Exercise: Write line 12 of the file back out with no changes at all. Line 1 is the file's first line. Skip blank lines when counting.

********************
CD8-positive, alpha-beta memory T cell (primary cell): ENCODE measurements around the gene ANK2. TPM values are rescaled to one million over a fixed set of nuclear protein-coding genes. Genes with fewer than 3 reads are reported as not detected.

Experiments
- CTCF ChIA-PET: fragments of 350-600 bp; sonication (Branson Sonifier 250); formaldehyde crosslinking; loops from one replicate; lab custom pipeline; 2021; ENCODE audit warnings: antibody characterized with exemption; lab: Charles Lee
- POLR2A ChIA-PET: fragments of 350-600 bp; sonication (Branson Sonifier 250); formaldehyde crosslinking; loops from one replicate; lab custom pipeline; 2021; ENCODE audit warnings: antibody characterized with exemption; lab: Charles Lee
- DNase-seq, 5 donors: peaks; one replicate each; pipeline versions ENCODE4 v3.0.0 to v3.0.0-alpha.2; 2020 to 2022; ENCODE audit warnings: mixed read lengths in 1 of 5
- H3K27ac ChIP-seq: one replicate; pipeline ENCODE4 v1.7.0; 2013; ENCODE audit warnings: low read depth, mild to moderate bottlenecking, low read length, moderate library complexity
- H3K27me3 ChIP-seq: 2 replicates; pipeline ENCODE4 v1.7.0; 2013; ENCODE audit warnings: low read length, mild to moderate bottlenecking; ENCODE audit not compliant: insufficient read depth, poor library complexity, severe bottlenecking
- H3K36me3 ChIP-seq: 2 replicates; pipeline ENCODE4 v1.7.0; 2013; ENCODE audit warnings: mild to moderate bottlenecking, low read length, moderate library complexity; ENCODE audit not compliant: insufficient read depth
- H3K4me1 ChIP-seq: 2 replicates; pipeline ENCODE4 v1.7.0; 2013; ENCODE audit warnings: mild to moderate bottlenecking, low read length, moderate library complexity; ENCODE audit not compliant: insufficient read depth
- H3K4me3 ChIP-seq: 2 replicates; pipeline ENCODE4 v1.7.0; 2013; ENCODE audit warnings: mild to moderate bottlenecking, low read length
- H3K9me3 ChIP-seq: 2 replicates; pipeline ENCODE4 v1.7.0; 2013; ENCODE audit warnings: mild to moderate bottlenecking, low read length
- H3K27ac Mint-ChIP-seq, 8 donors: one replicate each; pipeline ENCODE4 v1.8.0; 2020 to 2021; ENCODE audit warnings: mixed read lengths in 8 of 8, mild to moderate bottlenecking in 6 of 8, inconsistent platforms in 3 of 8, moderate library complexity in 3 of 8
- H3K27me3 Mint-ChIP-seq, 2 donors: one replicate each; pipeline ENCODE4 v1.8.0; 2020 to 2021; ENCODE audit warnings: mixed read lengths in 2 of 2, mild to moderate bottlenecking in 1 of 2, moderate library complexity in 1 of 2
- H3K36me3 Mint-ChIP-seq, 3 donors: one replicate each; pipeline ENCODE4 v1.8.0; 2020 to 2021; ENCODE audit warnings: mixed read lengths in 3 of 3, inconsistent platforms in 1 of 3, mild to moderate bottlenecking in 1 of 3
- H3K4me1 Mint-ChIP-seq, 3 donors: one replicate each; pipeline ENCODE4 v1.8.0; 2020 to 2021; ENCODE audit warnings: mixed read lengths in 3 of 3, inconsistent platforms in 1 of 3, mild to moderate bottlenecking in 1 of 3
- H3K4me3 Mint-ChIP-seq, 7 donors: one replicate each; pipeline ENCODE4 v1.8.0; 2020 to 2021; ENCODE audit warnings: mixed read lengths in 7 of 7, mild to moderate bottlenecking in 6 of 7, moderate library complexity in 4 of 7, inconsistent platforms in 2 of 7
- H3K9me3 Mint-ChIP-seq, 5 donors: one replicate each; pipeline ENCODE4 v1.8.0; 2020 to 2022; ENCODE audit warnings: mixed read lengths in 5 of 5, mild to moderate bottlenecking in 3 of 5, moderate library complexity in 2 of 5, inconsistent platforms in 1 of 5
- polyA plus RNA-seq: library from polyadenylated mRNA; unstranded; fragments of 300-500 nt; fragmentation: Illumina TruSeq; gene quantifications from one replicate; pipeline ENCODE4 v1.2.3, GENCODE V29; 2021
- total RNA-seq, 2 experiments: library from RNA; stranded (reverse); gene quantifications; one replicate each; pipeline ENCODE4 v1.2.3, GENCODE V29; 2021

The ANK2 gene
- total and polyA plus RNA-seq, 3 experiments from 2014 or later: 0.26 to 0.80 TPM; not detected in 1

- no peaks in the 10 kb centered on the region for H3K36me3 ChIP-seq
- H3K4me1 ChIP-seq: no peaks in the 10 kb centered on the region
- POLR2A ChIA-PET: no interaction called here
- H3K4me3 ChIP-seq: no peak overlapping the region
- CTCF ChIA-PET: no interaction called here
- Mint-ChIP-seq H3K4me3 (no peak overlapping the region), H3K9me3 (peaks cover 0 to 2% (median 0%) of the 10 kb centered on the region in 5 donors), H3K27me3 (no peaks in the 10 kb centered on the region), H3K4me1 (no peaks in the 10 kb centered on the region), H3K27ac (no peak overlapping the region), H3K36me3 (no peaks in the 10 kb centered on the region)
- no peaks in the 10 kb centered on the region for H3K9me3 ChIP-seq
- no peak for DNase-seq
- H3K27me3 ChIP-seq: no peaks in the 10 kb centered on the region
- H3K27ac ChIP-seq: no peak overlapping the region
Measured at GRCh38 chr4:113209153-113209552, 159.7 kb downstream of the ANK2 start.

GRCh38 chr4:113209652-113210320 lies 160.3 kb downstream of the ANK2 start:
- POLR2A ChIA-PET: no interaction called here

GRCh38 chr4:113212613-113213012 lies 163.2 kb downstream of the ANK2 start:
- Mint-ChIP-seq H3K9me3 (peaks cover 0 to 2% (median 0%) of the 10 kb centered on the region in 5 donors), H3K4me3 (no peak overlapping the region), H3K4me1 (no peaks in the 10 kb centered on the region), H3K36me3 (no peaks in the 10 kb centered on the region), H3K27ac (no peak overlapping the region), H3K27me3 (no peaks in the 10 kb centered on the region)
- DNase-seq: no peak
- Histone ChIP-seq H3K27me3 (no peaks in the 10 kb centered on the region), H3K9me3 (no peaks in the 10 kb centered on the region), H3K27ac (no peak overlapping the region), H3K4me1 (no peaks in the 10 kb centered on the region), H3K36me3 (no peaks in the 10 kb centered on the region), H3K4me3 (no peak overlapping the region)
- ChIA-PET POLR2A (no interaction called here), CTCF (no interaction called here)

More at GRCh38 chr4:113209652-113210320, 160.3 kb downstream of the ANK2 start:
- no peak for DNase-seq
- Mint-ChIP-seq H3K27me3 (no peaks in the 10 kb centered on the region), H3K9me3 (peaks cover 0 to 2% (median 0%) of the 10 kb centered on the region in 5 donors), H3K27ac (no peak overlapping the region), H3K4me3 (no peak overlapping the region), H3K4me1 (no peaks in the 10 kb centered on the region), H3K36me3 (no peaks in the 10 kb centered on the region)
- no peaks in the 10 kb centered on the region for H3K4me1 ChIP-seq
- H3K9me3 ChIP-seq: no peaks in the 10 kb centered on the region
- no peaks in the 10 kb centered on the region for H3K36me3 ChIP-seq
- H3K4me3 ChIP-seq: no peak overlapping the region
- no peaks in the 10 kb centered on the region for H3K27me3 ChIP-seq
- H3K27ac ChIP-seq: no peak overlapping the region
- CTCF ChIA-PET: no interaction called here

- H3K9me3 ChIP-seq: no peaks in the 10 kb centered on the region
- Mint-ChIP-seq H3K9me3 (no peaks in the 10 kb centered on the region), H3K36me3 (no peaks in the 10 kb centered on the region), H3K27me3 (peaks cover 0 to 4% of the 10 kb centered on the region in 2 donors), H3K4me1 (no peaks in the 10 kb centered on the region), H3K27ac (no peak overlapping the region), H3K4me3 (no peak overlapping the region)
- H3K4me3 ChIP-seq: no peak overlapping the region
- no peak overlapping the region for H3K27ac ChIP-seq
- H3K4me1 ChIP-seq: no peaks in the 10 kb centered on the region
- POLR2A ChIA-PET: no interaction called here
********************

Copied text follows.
- H3K27ac Mint-ChIP-seq, 8 donors: one replicate each; pipeline ENCODE4 v1.8.0; 2020 to 2021; ENCODE audit warnings: mixed read lengths in 8 of 8, mild to moderate bottlenecking in 6 of 8, inconsistent platforms in 3 of 8, moderate library complexity in 3 of 8